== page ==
Cops call on activist over TPP protest plans

Scout Barbour-Evans
Scout Barbour-Evans
A Dunedin activist says the police have come knocking, asking about protest plans against the Trans-Pacific Partnership Agreement.

Scout Barbour-Evans, a Dunedin transgender activist who goes by the gender-neutral pronoun 'they', said two officers knocked on their door at about 10 this morning.

The officers wanted to know what the plans were for anti-TPP action in Dunedin, Scout said.

There have been scattered reports of anti-TPP activists in Auckland being called or otherwise tracked down by the police for questioning about their protest plans.

The police's interest in anti-TPP activists comes as opposition to the deal ramps up ahead of the signing in Auckland on February 4th.

The Dunedin-based TPP action group - of which Scout is not a member - has planned a talk on the TPP tomorrow, and an "action event" is planned to take place in the Octagon from 12-2:30 on Saturday.

National police media relations manager Grant Ogilvie declined to comment on Scout's account of the interaction, and said police would "not be making any statement about what we might or might not be doing'' ahead of the TPP signing.

A police press release said police would "plan for every eventuality which can be anticipated, and the measures we take will be appropriate and thorough''.

Prominent anti-TPP protester Professor Jane Kelsey said such monitoring of critics to the controversial agreement was "entirely predictable'' behaviour from the Government, and shows the "disrespect the Government has had throughout to people's right to voice their dissent about this negotiation and this agreement''.


"This is perfectly consistent with their attempts to shut down democratic engagement with, almost anything, but certainly with the TPPA.''

The Government was attempting to make a law and order issue out of the opposition to the agreement, she said, by painting those in opposition to it as radicals who posed a national security risk.

"One of the problems they've had is that the opposition has been a groundswell throughout the country of ordinary people from ordinary communities. If you look at the people who've been engaged in the marches it's been grandmas and grandpas and people with pushchairs,'' the University of Auckland law professor said.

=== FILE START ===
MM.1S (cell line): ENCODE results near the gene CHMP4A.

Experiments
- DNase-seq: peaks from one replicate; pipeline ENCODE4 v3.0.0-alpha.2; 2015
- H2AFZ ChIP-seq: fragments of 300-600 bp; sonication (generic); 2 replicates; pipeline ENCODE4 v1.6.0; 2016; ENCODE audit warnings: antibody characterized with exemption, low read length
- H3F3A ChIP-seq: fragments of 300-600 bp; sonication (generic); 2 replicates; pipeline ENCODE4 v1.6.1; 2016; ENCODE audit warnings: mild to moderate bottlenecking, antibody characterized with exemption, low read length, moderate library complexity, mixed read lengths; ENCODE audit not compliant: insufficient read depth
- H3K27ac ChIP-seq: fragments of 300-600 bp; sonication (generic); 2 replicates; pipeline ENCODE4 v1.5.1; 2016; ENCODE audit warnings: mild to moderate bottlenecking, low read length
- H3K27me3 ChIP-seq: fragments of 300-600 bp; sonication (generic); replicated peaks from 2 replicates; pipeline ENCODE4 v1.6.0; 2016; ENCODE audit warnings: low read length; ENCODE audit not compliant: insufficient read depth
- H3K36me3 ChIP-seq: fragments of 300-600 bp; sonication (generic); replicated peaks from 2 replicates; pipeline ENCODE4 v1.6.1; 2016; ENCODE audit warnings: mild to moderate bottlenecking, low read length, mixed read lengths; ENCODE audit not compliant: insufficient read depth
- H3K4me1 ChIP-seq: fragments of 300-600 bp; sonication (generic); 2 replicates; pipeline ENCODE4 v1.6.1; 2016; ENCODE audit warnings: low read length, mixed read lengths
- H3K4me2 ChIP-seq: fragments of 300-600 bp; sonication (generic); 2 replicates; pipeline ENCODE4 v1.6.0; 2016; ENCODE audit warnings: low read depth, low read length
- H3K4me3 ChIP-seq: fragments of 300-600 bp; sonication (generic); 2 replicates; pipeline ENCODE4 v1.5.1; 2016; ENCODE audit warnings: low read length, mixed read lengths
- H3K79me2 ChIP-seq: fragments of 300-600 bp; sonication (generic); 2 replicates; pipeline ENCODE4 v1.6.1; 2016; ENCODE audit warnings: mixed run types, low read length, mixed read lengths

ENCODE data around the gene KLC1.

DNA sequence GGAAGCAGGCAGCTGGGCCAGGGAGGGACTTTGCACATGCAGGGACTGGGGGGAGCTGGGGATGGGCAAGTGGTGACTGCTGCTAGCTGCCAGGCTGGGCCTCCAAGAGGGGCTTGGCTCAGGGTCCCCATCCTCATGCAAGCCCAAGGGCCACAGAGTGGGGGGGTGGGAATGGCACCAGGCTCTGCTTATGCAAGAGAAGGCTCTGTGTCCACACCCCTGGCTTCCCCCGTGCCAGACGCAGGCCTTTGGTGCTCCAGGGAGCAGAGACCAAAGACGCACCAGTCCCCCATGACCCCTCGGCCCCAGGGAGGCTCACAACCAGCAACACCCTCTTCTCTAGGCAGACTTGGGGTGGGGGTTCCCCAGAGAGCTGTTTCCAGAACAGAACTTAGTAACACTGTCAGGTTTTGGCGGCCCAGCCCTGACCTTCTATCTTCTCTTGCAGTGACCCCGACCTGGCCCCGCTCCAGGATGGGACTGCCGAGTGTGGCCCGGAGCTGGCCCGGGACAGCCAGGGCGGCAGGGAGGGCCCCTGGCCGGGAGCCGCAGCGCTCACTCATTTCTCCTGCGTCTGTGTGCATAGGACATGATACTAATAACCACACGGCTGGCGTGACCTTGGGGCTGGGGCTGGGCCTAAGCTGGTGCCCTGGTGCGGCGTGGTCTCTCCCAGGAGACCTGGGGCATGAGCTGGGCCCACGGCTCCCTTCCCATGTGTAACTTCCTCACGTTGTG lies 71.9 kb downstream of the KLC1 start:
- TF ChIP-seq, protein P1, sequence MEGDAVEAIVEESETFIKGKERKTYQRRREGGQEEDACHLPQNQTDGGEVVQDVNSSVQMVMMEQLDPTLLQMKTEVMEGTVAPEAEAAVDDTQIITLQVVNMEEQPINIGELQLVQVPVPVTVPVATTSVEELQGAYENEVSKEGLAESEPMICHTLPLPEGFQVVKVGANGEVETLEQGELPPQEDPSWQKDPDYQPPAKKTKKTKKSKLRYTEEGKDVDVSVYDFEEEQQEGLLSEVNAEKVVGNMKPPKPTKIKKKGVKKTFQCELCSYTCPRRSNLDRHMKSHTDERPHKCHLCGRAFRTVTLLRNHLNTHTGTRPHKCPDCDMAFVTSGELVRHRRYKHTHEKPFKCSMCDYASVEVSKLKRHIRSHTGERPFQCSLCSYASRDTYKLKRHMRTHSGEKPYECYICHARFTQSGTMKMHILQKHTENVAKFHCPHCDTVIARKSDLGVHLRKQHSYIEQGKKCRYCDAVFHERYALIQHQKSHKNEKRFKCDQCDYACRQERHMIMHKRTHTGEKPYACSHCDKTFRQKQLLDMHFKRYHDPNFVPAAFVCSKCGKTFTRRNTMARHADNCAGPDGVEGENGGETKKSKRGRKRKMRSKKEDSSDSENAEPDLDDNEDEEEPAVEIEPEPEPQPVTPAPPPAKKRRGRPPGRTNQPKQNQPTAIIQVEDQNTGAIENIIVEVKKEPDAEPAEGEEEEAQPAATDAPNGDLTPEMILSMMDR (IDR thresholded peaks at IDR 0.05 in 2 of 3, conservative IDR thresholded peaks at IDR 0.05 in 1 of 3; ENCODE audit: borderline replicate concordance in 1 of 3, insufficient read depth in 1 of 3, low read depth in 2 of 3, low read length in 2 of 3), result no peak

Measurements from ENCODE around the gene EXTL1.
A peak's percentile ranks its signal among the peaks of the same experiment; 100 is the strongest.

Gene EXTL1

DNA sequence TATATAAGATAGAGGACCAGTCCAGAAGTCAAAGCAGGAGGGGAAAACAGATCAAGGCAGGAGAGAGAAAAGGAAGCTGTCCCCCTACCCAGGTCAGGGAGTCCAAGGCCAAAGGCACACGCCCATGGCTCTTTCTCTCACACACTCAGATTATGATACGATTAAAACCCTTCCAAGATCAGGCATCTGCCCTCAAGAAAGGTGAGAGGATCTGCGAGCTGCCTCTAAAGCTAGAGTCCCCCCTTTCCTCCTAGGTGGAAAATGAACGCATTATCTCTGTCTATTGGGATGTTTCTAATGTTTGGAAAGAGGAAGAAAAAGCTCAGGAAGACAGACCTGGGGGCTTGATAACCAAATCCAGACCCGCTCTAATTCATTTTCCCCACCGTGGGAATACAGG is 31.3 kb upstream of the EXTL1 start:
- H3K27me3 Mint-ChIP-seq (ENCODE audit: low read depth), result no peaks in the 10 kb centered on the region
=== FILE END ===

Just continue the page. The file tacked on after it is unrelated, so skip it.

"That's an image the Prime Minister I'm sure is quite desperate to dislodge.

"We've been seeing them progressively rolling out this strategy, or this attempt to redefine and create a law and order issue out of it.''

If the Government could "whip up some law and order frenzy'' in advance of the signing, she said, it believed it could "claw back some support ... for what is largely an unpopular deal''.

"The decision to hold the signing in the SkyCity Casino was the first indication that that would be their strategy, they could have decided to have it in a place that was going to be less provocative,'' she said.

"In addition we have the story then about police holding riot training around the country, and that was clearly set out there to reinforce that message, and I think this latest one is a further indication that they're trying to do a beat up.''

She wouldn't be surprised if Mr Key announced that for security concerns the signing would be moved to a more secure venue, she said.

"I just view this as an on-going political strategy to try to redefine the issue from being one of ethics and justice, and democracy and sovereignty to a law and order issue.''

Professor Kelsey said she had not herself had a visit from police - she's currently on a speaking tour throughout the country, and had just arrived in Christchurch before speaking to the Herald.

"If they've been to see me I don't know, but I would doubt that they would. I think that they would know that that would just make news.''

She said she did not know of anyone who had been visited by police either.

"My initial reaction is that it is a little heavy-handed. The protesters have a legal right to protest within the bounds of the law.

"During every single TPP rally, I can't recall any instances where protesters have been violent or aggressive.

"Unless the police know something we don't, the protesters have the absolute right to voice their concerns, as we live in a democracy.''

Mr Nash said he didn't blame frontline police for the tactic.

"They're just following a directive from above, and it would be good to know why the police hierarchy feel this is a necessary step, and it would be good to know if they actually know if the protesters plan to engage in civil disobedience.''

The Green Party said reports of the police visiting known activists to ask their plans for the TPP showed appalling judgement.

"Having police show up at your door to ask you what you plan on doing is chilling and the police know that" said Green Party Co-leader Metiria Turei.

"It carries with it an implicit threat and New Zealanders have the right to speak out and have their voices heard. Being an activist isn't a crime, being an activist is being passionate about something and last time I checked that wasn't illegal.

"If this was a national directive, then police need to reflect on what role they perform. Should we feel safe when we see a police car in our rear view mirror, or should we feel afraid?"

New Zealand First leader Winston Peters says the police will need to have an explanation for their actions.

"If the police are asking them if their protest requires traffic supervision then that would be legitimate, or if they may have heard there will be a serious breach of the law, but anything beyond that wouldn't be.

"The right to protest is one of our fundamental rights, legitimately protest that is."


  • More in tomorrow's Otago Daily Times.

- Additional reporting NZME

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